Support For Tougher Gun Laws Fades, Poll Finds

NEWTOWN, CT - UNSPECIFED DATE:  In this handout crime scene evidence photo provided by the Connecticut State Police, shows a
NEWTOWN, CT - UNSPECIFED DATE: In this handout crime scene evidence photo provided by the Connecticut State Police, shows a Glock 20, 10mm found near the shooter in Room 10 at Sandy Hook Elementary School following the December 14, 2012 shooting rampage, taken on an unspecified date in Newtown, Connecticut . A report was released November 25, 2013 by Connecticut State Attorney Stephen Sedensky III summarizing the Newtown school shooting that left 20 children and six women dead inside Sandy Hook Elementary School. According to the report, a motive behind the shooting by gunman Adam Lanza is still unknown. (Photo by Connecticut State Police via Getty Images)

WASHINGTON -- Support for stronger gun laws has dropped from highs in the weeks after last year's elementary school massacre in Newtown, Conn., even though other mass shootings have kept guns in the news, according to a new HuffPost/YouGov poll and others conducted over the past year.

Still, support for universal background checks for all gun buyers, including those at gun shows and in private sales, remains near its peak since the shooting. Seventy-seven percent of poll respondents said they favored such a requirement, while 16 percent were opposed. Americans were more divided over banning high-capacity magazines for semi-automatic weapons, with 48 percent in favor and 38 percent opposed.

According to the latest poll, 49 percent of Americans now want generally stricter gun laws, while 22 percent say they should be less strict and 23 percent want no change.

A HuffPost/YouGov poll conducted just after the Newtown shooting found support for stricter laws had jumped to 50 percent from 44 percent the previous summer. Subsequent surveys found gun control support climbing still higher -- as much as 60 percent in one YouGov/Economist poll conducted early in January.

Although that has now dropped to just below 50 percent, support for stronger gun laws remains higher than it was before the Newtown shooting.

Surveys released last week by CNN and in October by Gallup have likewise found support for stronger gun laws falling since the shooting.

The new HuffPost/YouGov poll found a partisan divide on the issue has increased over the past year.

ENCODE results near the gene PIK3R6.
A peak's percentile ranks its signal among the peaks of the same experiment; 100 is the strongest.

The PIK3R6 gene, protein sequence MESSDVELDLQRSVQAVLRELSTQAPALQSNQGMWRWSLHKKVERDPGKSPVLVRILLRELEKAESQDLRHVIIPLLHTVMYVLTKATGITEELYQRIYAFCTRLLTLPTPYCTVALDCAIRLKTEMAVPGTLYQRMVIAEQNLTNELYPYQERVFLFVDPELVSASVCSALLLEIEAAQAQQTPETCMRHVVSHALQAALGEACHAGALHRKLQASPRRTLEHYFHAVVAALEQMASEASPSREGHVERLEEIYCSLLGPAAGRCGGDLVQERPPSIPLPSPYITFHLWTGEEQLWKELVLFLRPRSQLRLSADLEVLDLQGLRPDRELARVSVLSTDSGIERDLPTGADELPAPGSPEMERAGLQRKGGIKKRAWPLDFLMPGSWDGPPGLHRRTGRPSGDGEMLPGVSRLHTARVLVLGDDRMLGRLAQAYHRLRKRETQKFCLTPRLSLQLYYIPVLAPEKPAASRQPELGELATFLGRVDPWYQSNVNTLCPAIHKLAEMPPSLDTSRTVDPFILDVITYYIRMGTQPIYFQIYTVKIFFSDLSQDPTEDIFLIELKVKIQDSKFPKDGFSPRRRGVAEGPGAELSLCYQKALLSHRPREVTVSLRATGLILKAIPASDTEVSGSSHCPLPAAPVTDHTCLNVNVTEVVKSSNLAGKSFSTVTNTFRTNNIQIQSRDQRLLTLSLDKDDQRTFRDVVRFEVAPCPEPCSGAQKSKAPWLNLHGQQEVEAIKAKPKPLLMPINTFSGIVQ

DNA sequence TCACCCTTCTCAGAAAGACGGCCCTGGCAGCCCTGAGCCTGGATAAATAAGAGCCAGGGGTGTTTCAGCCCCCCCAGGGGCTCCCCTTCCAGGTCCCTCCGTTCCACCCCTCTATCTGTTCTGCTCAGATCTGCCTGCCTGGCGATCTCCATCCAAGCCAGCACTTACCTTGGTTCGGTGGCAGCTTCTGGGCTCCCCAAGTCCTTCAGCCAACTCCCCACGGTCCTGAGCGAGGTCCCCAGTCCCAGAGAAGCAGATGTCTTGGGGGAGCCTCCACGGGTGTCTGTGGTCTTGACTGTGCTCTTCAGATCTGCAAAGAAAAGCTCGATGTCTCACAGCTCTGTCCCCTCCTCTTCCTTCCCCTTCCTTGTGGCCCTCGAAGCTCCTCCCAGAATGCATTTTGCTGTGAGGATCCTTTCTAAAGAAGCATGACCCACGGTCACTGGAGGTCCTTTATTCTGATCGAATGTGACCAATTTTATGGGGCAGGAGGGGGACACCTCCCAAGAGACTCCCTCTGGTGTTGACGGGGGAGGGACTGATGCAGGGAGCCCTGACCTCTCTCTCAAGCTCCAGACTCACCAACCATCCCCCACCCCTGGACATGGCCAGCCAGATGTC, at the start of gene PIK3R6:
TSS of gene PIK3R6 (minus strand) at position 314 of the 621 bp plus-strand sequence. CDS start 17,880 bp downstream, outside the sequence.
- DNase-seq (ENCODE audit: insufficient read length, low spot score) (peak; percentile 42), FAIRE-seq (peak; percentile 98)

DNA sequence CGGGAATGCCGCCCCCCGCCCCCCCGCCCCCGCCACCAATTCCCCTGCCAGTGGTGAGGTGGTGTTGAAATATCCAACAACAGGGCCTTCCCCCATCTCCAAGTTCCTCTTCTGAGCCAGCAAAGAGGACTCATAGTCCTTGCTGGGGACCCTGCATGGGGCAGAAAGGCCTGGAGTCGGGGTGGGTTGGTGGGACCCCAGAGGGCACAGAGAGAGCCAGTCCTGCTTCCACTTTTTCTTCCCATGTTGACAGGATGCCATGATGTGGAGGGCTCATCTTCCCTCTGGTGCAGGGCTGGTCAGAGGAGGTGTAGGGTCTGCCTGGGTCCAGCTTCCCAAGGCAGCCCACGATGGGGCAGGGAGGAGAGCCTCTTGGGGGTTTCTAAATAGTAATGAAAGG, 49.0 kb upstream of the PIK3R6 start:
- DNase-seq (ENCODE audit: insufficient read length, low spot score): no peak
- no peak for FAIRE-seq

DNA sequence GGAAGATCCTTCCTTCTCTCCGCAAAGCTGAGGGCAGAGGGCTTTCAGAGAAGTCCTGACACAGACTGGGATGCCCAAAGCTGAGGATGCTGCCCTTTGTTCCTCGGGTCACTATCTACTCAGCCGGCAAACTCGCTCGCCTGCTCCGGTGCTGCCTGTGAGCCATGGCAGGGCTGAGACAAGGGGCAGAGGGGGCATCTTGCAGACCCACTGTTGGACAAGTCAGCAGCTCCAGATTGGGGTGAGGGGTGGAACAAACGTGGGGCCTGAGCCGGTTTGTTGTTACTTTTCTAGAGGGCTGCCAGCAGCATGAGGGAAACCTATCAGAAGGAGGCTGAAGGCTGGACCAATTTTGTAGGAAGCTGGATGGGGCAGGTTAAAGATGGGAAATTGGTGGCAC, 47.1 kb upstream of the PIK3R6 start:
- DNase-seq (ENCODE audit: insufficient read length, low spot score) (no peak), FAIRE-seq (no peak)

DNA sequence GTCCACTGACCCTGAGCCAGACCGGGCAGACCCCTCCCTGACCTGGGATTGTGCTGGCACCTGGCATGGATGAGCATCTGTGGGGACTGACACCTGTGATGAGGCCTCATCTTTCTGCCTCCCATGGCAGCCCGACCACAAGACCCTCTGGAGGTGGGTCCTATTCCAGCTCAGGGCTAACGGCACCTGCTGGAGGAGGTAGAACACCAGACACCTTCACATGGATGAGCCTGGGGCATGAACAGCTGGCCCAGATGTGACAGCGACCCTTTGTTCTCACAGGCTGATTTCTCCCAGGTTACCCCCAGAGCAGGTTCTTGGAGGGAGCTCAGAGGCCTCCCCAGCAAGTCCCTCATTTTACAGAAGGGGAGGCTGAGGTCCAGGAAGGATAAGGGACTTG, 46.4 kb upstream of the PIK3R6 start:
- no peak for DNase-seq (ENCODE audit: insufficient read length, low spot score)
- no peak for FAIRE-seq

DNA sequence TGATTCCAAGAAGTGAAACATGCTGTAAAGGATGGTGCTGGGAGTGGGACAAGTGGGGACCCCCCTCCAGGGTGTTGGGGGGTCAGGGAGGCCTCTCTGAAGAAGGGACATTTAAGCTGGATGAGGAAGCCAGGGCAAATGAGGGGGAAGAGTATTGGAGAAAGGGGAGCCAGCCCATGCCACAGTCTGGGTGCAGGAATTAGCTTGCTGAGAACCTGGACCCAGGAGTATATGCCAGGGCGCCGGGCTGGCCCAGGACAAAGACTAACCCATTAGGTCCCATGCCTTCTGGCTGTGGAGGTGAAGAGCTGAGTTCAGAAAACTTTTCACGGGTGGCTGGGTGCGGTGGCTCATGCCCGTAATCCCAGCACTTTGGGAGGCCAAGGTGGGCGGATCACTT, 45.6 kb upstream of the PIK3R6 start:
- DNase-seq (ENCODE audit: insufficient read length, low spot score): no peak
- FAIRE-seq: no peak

According to the poll, support for stricter gun laws is as high or higher among Democrats as it was at the height of the post-Newtown bump in support. Eighty-five percent of Democrats now say that they want stricter gun laws, while 78 percent said so in the early January poll that represented the post-Newtown high for support overall.

Among both independents and Republicans, though, that support has fallen. Thirty-four percent of independents and 20 percent of Republicans now say they want stricter gun laws, compared with 56 percent of independents and 40 percent of Republicans who supported it when post-Newtown concern was at its peak.

Support for universal background checks, though remains high among all three groups. Ninety-five percent of Democrats, 68 percent of independents and 64 percent of Republicans said they favor universal background checks. Less than a quarter of independents or Republicans said they were opposed.

The poll found that nearly one-third of Americans, or 31 percent, said they think everyone who buys a gun at a gun show is already required to first undergo a background check, while 53 percent correctly said that's not true. That perception was highest among Democrats, 37 percent of whom said they think that's already a requirement.

And 17 percent of Americans think that Congress has already passed new gun laws since the Newtown shooting, although a much higher percentage (63 percent) said correctly that it has not. The belief that Congress has already passed stricter gun laws was most common among Republicans, 25 percent of whom said they believe it has.

The HuffPost/YouGov poll was conducted Dec. 5 and Dec. 6 among 1,000 U.S. adults using a sample selected from YouGov's opt-in online panel to match the demographics and other characteristics of the adult U.S. population. Factors considered include age, race, gender, education, employment, income, marital status, number of children, voter registration, time and location of Internet access, interest in politics, religion and church attendance.

The Huffington Post has teamed up with YouGov to conduct daily opinion polls. You can learn more about this project and take part in YouGov's nationally representative opinion polling.

HuffPost's Mark Blumenthal contributed.

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